Our Lady of Coutances, France 1056
This feast day is commemorates the dedication of the Cathedral of Our Lady of Coutances, by Bishop Geoffry de Mombray, in the year 1056.
Coutances, once known as Cosedia when it was the capital city of the powerful Unelles tribe, it was conquered by one of Julius Caesar’s generals in the year 58 BC. The city’s name was changed to Coutances in honor of the Roman Emperor Constantius Chlorus. Due to its strategic location, it quickly rose to a place of great significance in the Empire.
According to tradition, the knowledge of salvation came to Coutances in the 5th century through Saint Ereptiolous. It is known that he built a church on the site where there had once been a pagan temple.
After the destruction of the Western Roman Empire, Coutances suffered from invasions by the Scandinavians and Normans in the 9th century. The church was razed, the city abandoned, and the bishop forced to flee for safety to Rouen. They did not go back to Coutances until nearly one hundred and sixty years later, when they returned with the assistance of Duke Richard the Fearless.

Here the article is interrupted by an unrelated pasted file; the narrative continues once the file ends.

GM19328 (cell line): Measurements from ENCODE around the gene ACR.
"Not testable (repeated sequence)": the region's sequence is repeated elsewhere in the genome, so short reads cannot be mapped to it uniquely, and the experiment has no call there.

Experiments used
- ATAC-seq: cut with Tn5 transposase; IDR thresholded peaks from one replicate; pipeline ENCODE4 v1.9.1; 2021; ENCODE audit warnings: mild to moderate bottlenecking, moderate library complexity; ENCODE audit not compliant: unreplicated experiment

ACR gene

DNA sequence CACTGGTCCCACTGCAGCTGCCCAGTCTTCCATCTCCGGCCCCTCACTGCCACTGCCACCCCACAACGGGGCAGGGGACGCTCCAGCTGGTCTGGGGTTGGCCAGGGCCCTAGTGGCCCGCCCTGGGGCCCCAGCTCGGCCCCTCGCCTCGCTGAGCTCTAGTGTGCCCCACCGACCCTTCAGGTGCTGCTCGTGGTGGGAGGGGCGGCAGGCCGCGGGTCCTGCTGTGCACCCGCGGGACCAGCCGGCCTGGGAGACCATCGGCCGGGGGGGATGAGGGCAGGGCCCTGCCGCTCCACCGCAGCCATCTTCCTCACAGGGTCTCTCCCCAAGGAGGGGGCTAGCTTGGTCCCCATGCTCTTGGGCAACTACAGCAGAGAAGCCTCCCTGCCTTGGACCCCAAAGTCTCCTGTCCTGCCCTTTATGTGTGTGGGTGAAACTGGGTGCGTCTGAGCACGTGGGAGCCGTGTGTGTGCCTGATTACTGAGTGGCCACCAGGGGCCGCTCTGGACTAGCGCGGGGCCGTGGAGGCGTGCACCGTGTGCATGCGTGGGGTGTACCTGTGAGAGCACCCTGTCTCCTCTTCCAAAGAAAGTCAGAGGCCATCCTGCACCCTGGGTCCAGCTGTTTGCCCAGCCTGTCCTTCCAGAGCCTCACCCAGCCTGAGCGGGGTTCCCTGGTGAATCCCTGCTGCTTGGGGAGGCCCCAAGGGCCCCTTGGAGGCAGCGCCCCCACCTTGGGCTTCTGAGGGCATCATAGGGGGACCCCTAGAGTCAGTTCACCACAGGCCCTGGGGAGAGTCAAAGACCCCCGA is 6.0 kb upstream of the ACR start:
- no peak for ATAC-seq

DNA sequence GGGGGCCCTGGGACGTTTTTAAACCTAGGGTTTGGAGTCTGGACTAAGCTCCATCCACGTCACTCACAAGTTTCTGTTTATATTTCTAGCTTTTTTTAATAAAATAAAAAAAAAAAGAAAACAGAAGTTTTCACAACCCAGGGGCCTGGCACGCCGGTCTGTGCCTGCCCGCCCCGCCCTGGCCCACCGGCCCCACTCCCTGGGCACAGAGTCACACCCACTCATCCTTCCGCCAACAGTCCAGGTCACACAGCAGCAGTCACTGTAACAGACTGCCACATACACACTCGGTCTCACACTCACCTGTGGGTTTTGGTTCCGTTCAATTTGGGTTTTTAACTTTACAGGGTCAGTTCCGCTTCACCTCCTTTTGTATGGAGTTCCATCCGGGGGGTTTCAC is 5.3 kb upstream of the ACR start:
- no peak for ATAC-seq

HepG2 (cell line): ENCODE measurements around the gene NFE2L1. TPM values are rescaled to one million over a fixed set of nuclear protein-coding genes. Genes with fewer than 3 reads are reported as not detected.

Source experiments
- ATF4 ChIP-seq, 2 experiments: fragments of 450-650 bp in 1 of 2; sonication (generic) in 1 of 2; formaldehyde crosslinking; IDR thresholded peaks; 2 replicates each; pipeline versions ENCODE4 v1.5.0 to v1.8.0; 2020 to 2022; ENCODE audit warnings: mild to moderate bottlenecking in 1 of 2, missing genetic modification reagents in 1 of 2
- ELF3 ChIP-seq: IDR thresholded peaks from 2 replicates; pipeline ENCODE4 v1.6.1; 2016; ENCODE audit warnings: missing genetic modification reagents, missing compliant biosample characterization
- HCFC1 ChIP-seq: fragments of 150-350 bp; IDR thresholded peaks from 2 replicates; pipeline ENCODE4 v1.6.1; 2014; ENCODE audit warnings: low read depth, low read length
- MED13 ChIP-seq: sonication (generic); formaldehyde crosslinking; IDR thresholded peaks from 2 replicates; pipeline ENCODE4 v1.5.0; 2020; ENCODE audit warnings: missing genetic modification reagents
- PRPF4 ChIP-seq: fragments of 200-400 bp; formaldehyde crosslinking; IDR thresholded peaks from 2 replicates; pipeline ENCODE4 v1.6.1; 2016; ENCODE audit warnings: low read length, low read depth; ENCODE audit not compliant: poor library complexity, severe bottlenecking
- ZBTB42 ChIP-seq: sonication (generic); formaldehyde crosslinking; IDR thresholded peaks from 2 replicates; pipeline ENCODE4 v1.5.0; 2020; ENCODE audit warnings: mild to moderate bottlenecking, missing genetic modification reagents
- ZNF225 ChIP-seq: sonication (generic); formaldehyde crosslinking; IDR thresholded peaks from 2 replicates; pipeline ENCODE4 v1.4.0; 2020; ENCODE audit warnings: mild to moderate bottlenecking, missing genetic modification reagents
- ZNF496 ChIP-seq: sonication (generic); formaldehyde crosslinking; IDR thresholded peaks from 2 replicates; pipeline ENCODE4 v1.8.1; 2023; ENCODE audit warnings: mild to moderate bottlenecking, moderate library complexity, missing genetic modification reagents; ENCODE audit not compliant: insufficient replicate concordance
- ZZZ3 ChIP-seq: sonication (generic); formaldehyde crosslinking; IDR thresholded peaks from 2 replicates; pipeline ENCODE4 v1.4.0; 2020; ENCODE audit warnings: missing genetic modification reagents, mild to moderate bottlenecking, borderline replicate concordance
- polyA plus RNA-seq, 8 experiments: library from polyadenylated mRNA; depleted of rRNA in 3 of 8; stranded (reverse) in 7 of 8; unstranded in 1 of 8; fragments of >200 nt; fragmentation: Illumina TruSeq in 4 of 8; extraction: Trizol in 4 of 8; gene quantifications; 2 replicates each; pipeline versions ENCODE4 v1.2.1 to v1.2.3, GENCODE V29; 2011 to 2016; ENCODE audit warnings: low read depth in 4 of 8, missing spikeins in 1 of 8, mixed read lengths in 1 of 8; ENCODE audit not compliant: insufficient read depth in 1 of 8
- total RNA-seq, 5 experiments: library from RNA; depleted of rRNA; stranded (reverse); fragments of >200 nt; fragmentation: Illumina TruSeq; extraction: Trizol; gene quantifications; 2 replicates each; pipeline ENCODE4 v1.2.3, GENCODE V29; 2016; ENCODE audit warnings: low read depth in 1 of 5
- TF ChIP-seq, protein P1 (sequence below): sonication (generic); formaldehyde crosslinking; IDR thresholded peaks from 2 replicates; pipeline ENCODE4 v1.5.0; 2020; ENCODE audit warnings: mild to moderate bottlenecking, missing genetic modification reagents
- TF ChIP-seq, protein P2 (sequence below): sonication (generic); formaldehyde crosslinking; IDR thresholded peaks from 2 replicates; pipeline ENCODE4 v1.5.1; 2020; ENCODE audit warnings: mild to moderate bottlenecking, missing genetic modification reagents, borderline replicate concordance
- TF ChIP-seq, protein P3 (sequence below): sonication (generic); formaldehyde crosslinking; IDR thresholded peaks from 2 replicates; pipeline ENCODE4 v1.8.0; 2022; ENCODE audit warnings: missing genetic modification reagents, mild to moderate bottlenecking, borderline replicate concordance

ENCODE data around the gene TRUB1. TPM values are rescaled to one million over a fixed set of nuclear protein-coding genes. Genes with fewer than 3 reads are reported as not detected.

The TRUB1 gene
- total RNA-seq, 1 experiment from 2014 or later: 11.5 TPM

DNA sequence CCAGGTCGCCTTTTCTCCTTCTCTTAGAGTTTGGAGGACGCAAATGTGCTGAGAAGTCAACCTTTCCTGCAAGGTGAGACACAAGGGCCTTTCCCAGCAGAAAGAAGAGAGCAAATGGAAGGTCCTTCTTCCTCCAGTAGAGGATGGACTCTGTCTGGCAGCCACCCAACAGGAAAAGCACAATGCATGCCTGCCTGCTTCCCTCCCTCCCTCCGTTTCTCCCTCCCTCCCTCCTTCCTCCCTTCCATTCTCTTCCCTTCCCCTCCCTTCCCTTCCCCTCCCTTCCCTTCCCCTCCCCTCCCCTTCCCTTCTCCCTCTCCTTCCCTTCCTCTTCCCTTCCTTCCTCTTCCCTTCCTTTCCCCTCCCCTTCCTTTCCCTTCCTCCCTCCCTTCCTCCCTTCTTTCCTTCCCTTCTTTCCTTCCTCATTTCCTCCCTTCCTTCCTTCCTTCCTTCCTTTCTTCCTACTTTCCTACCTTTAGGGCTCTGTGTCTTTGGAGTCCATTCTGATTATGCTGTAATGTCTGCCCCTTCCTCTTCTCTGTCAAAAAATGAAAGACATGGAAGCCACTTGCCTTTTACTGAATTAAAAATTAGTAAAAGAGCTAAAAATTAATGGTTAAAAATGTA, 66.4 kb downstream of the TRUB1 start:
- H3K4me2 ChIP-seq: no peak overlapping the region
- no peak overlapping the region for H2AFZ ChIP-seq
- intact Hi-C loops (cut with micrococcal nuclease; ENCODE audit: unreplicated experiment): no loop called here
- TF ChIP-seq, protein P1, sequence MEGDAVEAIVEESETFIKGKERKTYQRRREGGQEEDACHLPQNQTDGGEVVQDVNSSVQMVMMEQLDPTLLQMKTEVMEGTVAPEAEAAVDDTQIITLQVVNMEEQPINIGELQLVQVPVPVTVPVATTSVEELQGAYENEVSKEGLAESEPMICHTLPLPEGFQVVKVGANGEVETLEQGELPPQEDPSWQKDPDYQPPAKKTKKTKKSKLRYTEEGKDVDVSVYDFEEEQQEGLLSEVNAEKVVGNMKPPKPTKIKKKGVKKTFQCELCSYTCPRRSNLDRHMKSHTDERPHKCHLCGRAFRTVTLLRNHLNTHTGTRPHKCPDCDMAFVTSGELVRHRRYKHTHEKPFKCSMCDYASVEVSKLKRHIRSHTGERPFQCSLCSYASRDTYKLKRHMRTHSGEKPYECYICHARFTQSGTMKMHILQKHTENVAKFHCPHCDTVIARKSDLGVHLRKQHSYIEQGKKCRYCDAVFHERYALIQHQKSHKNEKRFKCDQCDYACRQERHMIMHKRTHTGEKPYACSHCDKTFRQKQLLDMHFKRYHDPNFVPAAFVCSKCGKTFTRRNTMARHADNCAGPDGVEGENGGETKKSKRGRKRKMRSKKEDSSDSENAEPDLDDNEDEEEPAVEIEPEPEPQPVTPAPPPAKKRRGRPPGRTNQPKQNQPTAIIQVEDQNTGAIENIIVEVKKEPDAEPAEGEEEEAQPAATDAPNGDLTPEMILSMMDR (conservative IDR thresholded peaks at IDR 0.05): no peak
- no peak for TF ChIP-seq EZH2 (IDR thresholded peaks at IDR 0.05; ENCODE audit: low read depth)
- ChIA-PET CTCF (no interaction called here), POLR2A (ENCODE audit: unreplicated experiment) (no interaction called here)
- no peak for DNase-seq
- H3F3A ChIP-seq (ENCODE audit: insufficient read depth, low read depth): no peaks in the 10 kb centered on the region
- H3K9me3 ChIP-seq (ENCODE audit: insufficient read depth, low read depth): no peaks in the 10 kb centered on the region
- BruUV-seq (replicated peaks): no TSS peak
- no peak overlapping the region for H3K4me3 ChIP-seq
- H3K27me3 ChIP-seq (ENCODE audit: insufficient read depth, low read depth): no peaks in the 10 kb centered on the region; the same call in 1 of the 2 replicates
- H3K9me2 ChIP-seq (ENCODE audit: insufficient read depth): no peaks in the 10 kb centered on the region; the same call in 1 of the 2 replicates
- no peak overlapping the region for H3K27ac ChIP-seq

In the year 1030, Bishop Robert began the construction of a new cathedral, Our Lady of Coutances, which was begun in the Romanesque style. He died shortly after the labor of love had begun, and it was left to Bishop Geoffry de Mombray, who had been appointed in 1048. He completed the cathedral in the year 1056. Bishop Geoffry was a close companion to William, Duke of Normandy, and so invited him to attend the consecration of the cathedral that year. Ten years later, the bishop would accompany the Duke of Normandy to England, where William conquered the island and earned the title of William the Conqueror. A short time later he assisted Ealdred, the archbishop of York, at the coronation ceremony that took place in Westminster Abbey.
Bishop Geoffry came from a wealthy family, who generously gave to the prelate for the good of the Church, while also providing much of the funding for the cathedral. Before the bishop was finished with the construction, he had added two towers nearly 100 feet tall to the west end, and a central tower that was famed for its gilded rooster. Bishop Geoffry died of old age in the year 1093.